Tuesday, August 26, 2008

All In All, He's Just Another Brick In The Wall

I love reading Mommy blogs, because there's such a variety of parenting styles out there and I get tickled by the fact that we all deal with the same types of concerns, no matter how we choose to "skin the cat."

One blog I read this morning was about a lady's preschool son who declared "I don't want to go back to preschool this year!" His reasons were cute, and it sounded like the core of the issue was boredom in the school setting.

What bothered me most, though, was a comment that was left. I'm not citing the person's name or the original blog post because I don't want to cause any flames. But here's the comment:

"From this end of it, I’d recommend that you do get him into a more intensive PS if you can. It may be hard this late to enroll anywhere though. But I think it’s good for kids to get used to going regularly, sitting still, having routines, writing their names - all that school stuff - before kindergarten. K is pretty overwhelming in of itself w/out having to figure out all the other stuff as well! Although S only went to PS 3 days/week and all the other PS’s we toured felt it was important for kids to go 5 days that last day of PS, I feel like he was really ready to attack school this year. (I say, after he asked if he could have tomorrow off so he could play…)"

*Perhaps the environment of a preschool is not what this dear boy needs. A more intensive preschool? Come on! This child is four years old. Let him play in the mud, build with blocks, cook with Mom & Dad, read books together on the couch.

*My big beef is the sentence I put in red. Sit still? Have a routine? Write their name? Is THAT what "school stuff" is? Let's see...Reese eats at restaurants and can sit still. He attends library story time & sits still when it's appropriate. We have CoOp weekly where he has to sit & listen at times.

A routine? Our entire day is a routine! I bet if you asked Reese, he could tell you what our day is like...breakfast, TV time, leave on whatever adventure we have planned for the day, eat lunch, come home & take a nap, etc. I don't think shipping him off to a Big Box would foster any more of a sense of routine than our daily life does.

Write his name? Um...I know plenty of CoOp friends who write their name quite well, and they haven't learned that at school! Reese is working on writing his, and that's something we'll work on at home together. I don't need him gone 8 hours a day at Kindergarten to learn that.

*And the last comment...because her son went 5 days/week to preschool, he was "ready to attack school this year." Blah. Why must an education be something to attack? The adventure of learning should be fun, empowering, motivating, joyous. You don't have to attack something that is fun, empowering, motivating, or joyous.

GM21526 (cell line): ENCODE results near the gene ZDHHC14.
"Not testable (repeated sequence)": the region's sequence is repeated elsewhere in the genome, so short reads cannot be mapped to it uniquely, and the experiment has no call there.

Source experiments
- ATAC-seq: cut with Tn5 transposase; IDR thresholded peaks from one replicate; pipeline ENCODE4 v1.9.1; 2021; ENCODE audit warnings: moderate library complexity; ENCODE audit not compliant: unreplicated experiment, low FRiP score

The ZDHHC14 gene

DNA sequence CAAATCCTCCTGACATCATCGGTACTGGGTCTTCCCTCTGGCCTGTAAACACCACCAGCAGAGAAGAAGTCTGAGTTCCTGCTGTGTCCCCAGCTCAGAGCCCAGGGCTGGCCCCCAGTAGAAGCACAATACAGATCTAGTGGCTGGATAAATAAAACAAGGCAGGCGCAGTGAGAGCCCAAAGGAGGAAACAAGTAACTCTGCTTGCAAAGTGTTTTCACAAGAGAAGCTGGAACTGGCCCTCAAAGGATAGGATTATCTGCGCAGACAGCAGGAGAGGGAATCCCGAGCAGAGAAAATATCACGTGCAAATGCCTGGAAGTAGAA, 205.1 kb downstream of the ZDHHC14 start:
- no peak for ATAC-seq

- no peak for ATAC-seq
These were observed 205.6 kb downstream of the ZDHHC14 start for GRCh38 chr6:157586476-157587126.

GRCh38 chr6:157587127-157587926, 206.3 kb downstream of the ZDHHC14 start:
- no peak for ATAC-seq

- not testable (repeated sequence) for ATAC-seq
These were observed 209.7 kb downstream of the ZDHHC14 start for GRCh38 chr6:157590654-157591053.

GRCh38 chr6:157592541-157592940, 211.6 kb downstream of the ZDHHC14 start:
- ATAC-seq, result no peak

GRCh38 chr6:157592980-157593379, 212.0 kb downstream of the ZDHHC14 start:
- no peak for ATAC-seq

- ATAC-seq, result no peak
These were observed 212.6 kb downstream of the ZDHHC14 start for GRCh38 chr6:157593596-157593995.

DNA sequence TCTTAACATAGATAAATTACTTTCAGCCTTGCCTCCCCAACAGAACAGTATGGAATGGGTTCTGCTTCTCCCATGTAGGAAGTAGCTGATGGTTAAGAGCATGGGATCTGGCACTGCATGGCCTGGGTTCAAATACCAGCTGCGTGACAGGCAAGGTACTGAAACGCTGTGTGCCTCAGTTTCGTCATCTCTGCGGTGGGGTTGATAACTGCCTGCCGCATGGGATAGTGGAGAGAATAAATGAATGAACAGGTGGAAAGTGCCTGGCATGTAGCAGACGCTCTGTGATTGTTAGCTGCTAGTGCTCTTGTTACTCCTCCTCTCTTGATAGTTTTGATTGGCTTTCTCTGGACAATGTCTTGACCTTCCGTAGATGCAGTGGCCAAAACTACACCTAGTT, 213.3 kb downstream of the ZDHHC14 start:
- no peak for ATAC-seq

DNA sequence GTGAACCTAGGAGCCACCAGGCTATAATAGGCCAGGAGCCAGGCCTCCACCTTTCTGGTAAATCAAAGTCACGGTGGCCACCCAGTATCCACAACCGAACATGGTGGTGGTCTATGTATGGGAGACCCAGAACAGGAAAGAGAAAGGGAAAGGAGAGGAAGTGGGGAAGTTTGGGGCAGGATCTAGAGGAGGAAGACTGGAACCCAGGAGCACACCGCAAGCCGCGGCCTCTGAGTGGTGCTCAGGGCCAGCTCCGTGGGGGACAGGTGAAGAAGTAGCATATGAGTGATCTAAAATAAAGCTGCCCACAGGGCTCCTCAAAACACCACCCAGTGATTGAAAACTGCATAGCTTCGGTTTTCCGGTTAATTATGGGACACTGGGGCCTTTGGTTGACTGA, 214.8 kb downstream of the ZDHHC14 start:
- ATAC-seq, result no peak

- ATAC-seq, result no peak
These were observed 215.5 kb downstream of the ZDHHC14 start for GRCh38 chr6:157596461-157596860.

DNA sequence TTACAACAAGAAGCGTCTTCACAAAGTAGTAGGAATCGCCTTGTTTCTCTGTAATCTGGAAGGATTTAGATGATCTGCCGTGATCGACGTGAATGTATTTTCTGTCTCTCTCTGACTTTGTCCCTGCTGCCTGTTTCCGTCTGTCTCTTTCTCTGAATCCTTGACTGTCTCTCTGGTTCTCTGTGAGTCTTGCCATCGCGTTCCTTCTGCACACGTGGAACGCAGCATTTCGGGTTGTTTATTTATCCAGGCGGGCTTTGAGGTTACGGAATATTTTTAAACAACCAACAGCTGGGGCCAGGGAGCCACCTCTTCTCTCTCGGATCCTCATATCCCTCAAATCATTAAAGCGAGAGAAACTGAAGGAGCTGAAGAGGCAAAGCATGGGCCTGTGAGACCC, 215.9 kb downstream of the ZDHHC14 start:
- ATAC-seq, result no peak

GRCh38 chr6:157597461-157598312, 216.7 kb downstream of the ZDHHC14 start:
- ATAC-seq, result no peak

Keep in mind, the child this commenter is talking about is four years old.

I want Reese's learning to be something he loves. I will not allow him to be a round peg squished into a square hole. We're making our own path!


Debbie said...

Hi. Just found your blog and have to say that I agree with you 100%. What is the rush? We resisted letting our kids stay for full day kindergarten even. I picked them up after a half day and told the teacher that the time with me was worth more than being at school. Ha! She still speaks to me even. You will never gets those precious days back but they will have the rest of their lives to "sit still".

Anonymous said...

WOW! This is one HOT MOMMA!! Ouch. Someone's on FIRE! Whew, let me get back up in my chair and I will put in my two cents worth... :)

Well, I absolutely one hundred percent agree with you. I cannot use my kids as examples because they are still little and no one will take my advice at this point (although my kids are loving, joyful, and more excited about life than any "traditionally schooled" kids I know)...however, take the statistics, do the research. A child needs his parents at this critical age more than he needs to learn to read and write. What the heck are your priorities anyway? (not yours, Reese's mom, but the audience in general). More than half of marriages end in divorce. More than half the population switches jobs every 5 years. Why do the same crap everyone else is doing? If you do, you'll get the same crappy results: a life going around in circles. Get your kids out of school and into a childhood of love and adventure. Allow him to learn what he loves and teach him that FAMILY and LOVE are the most important things in life...not education, or career, or getting good grades. Those are nice, but let's not make them the foundation of his childhood.

Remember, if we do what everyone else is doing, we're going to get what everyone else has got. I don't want what everyone else has, I WANT MORE!!!!

Stacey Kannenberg said...

You are your child's first and foremost teacher and only you know what is best for your child. Sounds to me as if you doing a great job and raising a happy kid!
Keep on keeping on!

Soultravelers3 said...

Oh yes, I have to agree wholeheartedly, but then I think most homeschoolers would.

Play and free time is so important to develop a sense of self and so few kids get that much these days.

Reese is one of the lucky ones!